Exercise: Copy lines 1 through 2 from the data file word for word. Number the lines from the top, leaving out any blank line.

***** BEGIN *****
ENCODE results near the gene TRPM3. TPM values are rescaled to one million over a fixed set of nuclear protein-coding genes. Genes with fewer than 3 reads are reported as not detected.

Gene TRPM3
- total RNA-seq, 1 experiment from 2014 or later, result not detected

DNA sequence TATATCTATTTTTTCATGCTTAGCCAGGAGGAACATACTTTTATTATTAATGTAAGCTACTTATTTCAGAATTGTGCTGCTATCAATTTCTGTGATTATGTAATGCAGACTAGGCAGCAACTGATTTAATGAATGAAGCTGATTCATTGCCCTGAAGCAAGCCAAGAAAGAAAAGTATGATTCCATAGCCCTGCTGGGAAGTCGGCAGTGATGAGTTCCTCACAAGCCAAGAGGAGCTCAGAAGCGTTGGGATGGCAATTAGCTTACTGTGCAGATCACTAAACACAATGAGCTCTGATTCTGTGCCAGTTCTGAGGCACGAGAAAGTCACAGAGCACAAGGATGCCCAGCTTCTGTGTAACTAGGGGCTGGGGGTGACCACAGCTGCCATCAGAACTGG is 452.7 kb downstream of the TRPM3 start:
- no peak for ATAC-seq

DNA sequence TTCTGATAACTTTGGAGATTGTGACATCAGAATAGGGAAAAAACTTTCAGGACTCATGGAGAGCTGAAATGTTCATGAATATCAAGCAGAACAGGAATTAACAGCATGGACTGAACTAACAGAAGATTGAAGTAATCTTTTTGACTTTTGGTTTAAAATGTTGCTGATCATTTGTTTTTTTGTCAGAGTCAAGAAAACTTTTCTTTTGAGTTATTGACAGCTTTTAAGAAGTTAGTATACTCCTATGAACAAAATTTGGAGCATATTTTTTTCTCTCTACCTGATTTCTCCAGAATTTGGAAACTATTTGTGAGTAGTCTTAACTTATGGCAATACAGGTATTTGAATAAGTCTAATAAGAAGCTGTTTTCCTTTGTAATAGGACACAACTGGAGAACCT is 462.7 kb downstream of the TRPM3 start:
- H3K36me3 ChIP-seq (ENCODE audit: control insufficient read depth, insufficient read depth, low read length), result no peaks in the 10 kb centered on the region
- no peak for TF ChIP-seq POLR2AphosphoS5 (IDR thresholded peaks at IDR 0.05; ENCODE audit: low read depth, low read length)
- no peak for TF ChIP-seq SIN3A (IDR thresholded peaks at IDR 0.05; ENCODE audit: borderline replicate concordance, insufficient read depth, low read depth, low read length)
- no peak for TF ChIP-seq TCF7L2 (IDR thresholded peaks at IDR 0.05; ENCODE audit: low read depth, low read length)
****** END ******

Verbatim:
ENCODE results near the gene TRPM3. TPM values are rescaled to one million over a fixed set of nuclear protein-coding genes. Genes with fewer than 3 reads are reported as not detected.

Gene TRPM3